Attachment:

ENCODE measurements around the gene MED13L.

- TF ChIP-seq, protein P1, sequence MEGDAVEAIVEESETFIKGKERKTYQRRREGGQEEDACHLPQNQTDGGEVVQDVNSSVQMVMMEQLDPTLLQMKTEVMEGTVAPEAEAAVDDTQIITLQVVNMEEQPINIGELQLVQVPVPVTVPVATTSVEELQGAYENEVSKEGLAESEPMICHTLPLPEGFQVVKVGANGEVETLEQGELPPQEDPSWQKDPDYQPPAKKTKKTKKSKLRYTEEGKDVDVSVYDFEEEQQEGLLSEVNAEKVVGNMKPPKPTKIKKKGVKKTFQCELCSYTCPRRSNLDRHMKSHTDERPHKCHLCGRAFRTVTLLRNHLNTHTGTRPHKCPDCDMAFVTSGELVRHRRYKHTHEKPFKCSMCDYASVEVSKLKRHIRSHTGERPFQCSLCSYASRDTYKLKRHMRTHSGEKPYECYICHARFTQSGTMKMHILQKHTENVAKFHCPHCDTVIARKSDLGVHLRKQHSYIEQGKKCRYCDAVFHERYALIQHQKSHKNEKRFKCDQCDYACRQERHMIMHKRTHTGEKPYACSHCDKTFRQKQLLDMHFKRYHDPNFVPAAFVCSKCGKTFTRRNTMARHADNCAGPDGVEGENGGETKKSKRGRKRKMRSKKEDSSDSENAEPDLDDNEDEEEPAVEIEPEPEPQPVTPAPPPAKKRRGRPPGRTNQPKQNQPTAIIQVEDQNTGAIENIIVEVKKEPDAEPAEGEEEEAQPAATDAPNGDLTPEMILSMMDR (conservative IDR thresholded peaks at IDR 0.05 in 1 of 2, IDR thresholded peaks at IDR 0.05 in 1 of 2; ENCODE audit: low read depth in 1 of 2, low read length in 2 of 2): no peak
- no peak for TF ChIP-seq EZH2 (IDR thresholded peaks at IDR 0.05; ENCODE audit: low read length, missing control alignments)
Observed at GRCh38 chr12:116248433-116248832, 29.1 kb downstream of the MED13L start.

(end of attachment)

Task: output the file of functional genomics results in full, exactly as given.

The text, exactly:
ENCODE measurements around the gene MED13L.

- TF ChIP-seq, protein P1, sequence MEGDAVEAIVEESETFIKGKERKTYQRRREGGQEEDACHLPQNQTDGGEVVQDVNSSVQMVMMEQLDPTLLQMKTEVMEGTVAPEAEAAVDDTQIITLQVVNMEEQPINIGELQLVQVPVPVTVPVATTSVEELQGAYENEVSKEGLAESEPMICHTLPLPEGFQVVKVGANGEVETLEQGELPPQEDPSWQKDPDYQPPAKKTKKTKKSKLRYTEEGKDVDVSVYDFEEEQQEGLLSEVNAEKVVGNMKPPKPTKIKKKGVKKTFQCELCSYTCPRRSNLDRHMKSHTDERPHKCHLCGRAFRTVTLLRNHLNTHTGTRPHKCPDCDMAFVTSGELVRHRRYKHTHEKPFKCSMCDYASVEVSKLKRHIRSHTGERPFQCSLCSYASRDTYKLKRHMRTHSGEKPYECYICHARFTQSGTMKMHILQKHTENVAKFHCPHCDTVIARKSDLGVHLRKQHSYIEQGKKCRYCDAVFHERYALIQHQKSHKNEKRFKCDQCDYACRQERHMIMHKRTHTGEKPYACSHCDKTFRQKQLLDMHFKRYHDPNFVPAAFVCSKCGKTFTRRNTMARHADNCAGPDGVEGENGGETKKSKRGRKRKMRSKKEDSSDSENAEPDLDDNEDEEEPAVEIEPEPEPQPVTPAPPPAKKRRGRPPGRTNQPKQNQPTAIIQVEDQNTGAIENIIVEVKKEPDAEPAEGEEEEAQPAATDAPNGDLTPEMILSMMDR (conservative IDR thresholded peaks at IDR 0.05 in 1 of 2, IDR thresholded peaks at IDR 0.05 in 1 of 2; ENCODE audit: low read depth in 1 of 2, low read length in 2 of 2): no peak
- no peak for TF ChIP-seq EZH2 (IDR thresholded peaks at IDR 0.05; ENCODE audit: low read length, missing control alignments)
Observed at GRCh38 chr12:116248433-116248832, 29.1 kb downstream of the MED13L start.